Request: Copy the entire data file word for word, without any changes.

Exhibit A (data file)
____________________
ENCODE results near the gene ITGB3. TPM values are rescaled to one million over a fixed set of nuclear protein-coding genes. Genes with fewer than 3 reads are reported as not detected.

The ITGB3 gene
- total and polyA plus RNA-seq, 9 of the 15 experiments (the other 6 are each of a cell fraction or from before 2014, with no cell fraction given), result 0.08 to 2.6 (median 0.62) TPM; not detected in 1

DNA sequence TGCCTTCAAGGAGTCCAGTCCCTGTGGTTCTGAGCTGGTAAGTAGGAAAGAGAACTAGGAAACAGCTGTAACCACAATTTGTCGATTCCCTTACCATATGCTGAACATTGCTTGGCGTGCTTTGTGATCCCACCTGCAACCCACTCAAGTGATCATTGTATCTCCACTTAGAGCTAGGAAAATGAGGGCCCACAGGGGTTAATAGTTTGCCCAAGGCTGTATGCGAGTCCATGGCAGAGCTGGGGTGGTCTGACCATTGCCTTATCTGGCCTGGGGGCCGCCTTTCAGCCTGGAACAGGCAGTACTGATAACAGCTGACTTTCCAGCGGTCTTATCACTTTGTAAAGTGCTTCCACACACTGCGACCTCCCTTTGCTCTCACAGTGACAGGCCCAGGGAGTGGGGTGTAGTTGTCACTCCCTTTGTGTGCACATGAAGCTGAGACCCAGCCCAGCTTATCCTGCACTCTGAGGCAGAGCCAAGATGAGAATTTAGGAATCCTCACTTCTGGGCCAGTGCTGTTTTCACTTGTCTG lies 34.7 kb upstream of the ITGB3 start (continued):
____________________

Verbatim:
ENCODE results near the gene ITGB3. TPM values are rescaled to one million over a fixed set of nuclear protein-coding genes. Genes with fewer than 3 reads are reported as not detected.

The ITGB3 gene
- total and polyA plus RNA-seq, 9 of the 15 experiments (the other 6 are each of a cell fraction or from before 2014, with no cell fraction given), result 0.08 to 2.6 (median 0.62) TPM; not detected in 1

DNA sequence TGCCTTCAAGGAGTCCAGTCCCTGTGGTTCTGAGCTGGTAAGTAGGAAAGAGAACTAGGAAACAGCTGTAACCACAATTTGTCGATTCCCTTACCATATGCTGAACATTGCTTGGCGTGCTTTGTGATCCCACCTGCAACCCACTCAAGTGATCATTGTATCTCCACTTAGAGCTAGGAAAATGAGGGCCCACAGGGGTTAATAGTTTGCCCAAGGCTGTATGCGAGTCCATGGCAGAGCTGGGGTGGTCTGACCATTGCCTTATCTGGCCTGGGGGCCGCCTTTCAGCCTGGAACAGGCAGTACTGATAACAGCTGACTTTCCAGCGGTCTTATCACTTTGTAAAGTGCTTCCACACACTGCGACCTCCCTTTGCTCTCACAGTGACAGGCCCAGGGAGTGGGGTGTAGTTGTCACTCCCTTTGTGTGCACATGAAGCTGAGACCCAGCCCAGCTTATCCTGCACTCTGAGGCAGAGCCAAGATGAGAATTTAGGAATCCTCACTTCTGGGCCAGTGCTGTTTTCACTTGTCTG lies 34.7 kb upstream of the ITGB3 start (continued):